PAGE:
Public faith in Western currencies has hit an extreme low.

Faith in the US dollar is especially weak because the US government keeps on spending money it doesn’t have by borrowing from the generous printing presses of the Federal Reserve.

Countries like China have lost some faith in the US dollar.   US citizens are starting to hoard precious metals.  Even US states are trying to encourage alternative currencies. 

A key question is if gold can actually be a currency and replace the dollar.  If not, it’ll be confined as an investment vehicle or a store of value, which must be converted back to the dollar to be used for commercial transactions.

No

Some people rejected this possibility.  One is ‘Bond King’ Jeffrey Gundlach.

In an interview with Business Insider, Gundlach said in a real financial meltdown, people shouldn’t hoard gold.  Instead, they should hold physical cash, which can’t be wiped out by a digital crash. 

“[You’re not going to] walk around with a cube of gold to shave off a few grains to pay for your slurpee at 7-11,” he said.

“Gold gets you here to the other side of the crisis but it’s not much of value in the middle. If you end up in such a crisis, you’re probably going to need…currency,” he said.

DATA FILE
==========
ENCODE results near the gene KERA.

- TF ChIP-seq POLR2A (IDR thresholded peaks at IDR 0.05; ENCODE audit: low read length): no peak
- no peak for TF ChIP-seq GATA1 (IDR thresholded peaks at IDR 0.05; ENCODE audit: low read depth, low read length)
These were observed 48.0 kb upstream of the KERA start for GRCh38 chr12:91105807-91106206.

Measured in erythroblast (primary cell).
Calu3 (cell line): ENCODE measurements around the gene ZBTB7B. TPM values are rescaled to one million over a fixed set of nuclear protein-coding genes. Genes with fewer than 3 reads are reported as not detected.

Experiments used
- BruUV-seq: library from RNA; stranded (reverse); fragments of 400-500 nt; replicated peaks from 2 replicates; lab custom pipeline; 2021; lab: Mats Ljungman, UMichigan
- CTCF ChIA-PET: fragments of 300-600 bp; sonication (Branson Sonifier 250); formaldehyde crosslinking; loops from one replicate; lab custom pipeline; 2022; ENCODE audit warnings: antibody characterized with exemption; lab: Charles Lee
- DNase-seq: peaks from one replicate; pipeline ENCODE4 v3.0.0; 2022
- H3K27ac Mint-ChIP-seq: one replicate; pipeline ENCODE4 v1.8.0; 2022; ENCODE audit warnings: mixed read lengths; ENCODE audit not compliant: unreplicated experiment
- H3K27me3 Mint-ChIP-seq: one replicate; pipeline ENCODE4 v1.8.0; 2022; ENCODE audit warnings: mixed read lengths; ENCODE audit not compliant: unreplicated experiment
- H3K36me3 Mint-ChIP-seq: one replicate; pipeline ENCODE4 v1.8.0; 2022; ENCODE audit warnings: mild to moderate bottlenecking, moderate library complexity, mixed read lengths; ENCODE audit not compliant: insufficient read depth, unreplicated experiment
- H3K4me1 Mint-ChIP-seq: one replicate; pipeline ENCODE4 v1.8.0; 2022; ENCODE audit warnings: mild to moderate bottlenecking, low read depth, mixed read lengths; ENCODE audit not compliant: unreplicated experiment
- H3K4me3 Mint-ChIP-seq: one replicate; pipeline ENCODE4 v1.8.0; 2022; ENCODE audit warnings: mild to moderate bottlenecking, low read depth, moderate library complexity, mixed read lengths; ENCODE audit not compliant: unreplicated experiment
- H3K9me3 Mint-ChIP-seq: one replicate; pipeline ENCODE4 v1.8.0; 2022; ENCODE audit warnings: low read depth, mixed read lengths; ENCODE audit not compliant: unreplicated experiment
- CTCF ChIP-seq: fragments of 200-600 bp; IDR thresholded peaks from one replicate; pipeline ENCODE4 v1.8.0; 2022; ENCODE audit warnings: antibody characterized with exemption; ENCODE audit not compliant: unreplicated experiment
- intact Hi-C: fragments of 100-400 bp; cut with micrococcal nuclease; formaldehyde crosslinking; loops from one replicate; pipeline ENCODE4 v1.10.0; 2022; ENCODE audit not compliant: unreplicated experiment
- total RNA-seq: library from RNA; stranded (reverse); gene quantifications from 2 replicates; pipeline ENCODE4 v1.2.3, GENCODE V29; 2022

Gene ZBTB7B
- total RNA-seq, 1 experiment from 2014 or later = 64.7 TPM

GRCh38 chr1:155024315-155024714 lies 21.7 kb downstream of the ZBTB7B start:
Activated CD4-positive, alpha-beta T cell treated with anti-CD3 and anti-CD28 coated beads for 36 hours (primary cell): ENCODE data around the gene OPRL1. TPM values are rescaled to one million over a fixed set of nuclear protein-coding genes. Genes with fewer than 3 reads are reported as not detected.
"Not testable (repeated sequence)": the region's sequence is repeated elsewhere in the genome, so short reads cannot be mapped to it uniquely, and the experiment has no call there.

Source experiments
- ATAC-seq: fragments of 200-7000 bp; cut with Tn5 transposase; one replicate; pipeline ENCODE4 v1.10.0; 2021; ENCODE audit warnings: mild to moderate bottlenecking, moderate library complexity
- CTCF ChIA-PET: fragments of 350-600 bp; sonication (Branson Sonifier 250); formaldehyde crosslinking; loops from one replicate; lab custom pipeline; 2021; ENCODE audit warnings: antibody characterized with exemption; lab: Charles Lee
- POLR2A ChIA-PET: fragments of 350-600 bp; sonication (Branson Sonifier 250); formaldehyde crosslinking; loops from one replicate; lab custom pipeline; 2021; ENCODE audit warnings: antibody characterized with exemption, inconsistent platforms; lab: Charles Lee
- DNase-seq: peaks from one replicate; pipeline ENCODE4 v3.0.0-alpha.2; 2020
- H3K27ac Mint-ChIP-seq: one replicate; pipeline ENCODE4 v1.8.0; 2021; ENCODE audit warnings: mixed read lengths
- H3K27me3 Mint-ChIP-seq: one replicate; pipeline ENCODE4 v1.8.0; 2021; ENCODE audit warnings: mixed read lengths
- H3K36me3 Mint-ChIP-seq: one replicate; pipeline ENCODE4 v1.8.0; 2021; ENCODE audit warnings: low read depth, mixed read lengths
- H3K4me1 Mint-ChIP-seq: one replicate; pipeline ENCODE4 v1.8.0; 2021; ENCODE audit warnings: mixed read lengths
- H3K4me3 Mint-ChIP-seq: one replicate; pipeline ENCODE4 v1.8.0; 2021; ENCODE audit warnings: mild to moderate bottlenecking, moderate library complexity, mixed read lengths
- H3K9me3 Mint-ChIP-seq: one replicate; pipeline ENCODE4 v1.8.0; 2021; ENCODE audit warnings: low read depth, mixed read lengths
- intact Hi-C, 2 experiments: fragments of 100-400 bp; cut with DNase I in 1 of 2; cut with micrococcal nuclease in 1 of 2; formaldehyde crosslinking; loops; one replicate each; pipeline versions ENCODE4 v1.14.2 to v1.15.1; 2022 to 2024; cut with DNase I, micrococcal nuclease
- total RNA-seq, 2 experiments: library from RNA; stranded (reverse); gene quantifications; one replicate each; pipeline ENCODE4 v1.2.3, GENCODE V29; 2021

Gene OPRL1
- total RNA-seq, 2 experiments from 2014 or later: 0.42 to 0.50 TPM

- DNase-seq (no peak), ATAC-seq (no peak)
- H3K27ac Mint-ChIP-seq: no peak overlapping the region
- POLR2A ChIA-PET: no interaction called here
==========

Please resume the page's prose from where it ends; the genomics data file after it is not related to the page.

Gundlach also complains that gold is too heavy to carry around.  So if one really wants to use a commodity as a medium of exchange, he recommends gem stones.

Yes

Proponents of the gold currency say yes.

First, there are gold coins.  A one-ounce gold coin, for example, would fetch over $1,500.  Therefore, it’s practically possible to carry around tens of thousands of dollars.

What about for small purchases?

A 1/10-ounce silver coin would only be worth about $4, so precious metal currencies are also small enough for practical uses.

Moreover, credible gold depositories can issue gold certificates redeemable by physical gold.  That way, using gold as a currency is as easy as using a fiat paper currency.  In fact, goldsmiths issuing gold certificates was one of the earliest forms of banking in Europe.

The NYTimes also reported that a Utah man is working on a deal to issue credit cards backed by physical gold holdings, which makes spending gold even easier. 

Generally speaking, digital gold currency (DGC) – or electronic mediums of exchange based on physical gold holdings – is an idea that has been around for years.

The concept is technically sound.  However, it hasn’t taken off yet due to issues like integrity, transparency, and cost.